If you’re not a fan of the current Honda Civic’s avant-garde styling, I don’t blame you. Seeking to rectify the 9th generation’s vague attempt of a visual expression, Honda went all out on the current Civic. Look no further than the current Type R for the apex of the Civic’s styling. Polarizing? Yes. In all other attributes, the 10th generation Civic is a global winner, increasing Honda’s market share 20 percent and consistently outselling its main rivals, Toyota Corolla, Hyundai Elantra and the Mazda3. Not looking to screw up a good thing, Honda sought to maintain the Civic’s success by carefully improving its strengths.
Borrowing some cues from the larger Accord, the 2022 Civic’s styling is more formal and restrained compared to the current model. Gone are the slashes and multiple creases that looked like Japanese origami, replaced by a smoother sheetmetal and a sleeker look. Less boy-racer and more mature is an apt descriptor of the Civic’s design evolution. From the side, the Civic’s longer hood exudes a rear-wheel drive look (it’s front wheel drive) and this is down to the designers moving the A-pillar back and downwards slightly. The new Civic might look longer and it is (by and inch) but it’s all in the exterior design. The LED headlights (which should be standard) look fantastic and the Civic’s read end has a Volkswagen/Audi look. Whereas its predecessor had an aggressive, yet playful look, the new Civic has grown up to young adult status.
While there’s no word yet on powertrains, Honda did confirm that manual transmissions will be available across all Civic variants (yay!). Built on an evolution of the current car’s platform, the new Civic will retain the playfulness of the current car and incorporate better NVH tech for a quiter interior. Better yet, Si and Type R variants will return while the Coupe, which died this year, will remain buried. That said, Honda may see fit to extend the Si’s offering to the hatchback. Speaking of fit, the Civic will now have to do double duty as the brand’s new affordable entry point along with the HR-V with the Fit no longer being sold in the US. To affirm this role, Honda promises the Civic’s price won’t move by much and any hike in price will be compensated for with increased standard equipment.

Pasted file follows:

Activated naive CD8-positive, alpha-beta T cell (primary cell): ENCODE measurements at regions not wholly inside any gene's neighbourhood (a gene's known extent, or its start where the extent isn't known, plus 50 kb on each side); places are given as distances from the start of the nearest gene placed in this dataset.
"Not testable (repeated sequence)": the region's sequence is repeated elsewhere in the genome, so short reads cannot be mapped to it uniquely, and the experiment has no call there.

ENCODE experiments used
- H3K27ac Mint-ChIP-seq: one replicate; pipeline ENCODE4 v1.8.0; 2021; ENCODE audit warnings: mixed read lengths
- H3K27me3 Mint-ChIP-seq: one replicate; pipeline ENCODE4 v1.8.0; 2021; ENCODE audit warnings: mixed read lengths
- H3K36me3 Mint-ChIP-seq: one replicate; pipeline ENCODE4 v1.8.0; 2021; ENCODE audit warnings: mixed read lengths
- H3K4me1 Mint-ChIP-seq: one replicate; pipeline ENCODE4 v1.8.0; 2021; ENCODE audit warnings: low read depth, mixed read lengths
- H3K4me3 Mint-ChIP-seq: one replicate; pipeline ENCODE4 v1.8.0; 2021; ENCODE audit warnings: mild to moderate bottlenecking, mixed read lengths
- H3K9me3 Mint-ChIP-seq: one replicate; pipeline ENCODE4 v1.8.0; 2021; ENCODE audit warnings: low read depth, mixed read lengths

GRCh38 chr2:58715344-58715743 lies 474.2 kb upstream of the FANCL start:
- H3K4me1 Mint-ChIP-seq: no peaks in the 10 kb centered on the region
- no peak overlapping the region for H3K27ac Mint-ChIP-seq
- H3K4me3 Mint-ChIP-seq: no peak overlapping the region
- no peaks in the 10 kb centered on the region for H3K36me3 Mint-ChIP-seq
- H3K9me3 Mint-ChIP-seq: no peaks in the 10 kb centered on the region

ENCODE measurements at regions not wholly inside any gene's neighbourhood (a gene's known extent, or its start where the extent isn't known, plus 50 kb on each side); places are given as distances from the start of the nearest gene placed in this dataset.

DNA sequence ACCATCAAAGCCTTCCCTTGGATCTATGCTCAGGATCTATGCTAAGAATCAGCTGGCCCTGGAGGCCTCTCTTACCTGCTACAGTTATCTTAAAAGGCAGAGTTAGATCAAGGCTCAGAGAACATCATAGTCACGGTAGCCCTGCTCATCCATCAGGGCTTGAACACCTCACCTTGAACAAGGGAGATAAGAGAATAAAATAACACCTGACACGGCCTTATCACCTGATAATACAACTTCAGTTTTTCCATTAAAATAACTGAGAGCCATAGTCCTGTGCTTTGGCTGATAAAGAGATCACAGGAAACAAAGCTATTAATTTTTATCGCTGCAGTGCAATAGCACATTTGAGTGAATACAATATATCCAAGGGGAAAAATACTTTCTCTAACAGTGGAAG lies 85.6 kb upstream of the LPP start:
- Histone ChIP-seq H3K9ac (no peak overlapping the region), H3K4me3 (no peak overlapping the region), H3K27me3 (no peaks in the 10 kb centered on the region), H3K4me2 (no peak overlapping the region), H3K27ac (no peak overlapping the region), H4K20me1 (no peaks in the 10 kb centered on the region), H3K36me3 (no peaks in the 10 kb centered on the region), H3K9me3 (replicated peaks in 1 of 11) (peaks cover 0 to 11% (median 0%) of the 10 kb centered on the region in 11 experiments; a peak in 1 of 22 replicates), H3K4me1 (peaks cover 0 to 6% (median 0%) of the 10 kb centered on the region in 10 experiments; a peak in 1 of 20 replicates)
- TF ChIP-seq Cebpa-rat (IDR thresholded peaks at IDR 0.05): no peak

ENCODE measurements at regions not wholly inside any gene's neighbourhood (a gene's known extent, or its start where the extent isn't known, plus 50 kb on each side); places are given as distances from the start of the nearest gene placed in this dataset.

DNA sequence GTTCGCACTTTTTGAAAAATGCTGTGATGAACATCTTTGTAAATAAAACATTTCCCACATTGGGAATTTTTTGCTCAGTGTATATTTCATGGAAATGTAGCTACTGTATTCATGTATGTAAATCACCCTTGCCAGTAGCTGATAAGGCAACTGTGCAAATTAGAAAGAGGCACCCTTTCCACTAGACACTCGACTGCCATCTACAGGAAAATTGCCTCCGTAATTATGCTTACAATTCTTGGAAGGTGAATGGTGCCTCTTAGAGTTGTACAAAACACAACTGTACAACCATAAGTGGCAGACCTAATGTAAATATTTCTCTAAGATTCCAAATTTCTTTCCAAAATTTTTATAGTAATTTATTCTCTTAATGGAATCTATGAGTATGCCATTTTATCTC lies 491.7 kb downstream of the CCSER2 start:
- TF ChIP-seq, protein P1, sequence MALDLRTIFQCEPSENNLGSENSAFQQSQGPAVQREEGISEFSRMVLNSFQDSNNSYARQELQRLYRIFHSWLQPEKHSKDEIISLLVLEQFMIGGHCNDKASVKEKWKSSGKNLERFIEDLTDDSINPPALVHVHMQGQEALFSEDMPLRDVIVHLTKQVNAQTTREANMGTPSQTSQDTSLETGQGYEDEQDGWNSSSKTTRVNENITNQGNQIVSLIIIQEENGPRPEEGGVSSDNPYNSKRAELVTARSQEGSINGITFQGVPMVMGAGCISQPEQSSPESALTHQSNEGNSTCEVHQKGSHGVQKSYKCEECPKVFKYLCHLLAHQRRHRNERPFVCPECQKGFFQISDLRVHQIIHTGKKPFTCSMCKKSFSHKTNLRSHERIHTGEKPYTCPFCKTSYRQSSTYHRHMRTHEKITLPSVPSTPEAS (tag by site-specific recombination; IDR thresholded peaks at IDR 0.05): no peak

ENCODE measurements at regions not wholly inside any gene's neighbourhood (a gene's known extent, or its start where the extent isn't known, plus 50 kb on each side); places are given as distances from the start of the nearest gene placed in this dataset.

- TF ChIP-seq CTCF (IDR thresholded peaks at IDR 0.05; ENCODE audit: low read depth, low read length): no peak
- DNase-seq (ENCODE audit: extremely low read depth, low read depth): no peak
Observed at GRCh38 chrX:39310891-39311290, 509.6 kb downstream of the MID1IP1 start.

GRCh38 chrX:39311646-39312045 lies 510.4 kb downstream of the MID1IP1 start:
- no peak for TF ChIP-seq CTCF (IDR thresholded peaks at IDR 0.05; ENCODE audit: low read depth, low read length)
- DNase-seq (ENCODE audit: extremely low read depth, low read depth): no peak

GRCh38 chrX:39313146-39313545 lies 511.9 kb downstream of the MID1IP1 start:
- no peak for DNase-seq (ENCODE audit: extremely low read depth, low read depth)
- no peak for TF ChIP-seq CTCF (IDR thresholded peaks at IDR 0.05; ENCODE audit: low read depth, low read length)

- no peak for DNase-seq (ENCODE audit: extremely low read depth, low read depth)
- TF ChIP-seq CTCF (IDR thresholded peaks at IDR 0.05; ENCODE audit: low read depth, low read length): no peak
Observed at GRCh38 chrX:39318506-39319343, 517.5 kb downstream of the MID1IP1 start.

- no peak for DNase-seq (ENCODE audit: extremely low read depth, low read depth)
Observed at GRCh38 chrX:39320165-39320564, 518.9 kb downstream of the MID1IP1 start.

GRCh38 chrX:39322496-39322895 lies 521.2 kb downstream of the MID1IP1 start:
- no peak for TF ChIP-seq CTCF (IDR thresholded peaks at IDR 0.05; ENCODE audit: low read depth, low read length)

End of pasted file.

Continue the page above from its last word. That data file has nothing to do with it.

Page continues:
Interior room was large by compact standards and will remain so for 2022. The new Civic will see a boost in technology with a new digital gauge cluster and a 9.0-inch infotainment screen (volume knob included). A faster system compliments the screen with better graphics, wireless Apple CarPlay/Android Auto and a more user-friendly design. Safety features also see a boost with more standard air bags than the current car and an upgraded suite of Honda Sensing active and passive safety systems.
Honda will announce more details closer the car’s official production debut in spring of 2021. If this Civic Prototype is shows anything, it cements Honda’s dedication to retaining the Civic’s crown atop the compact segment. I honestly can’t wait for the hotter Si and Type R variants.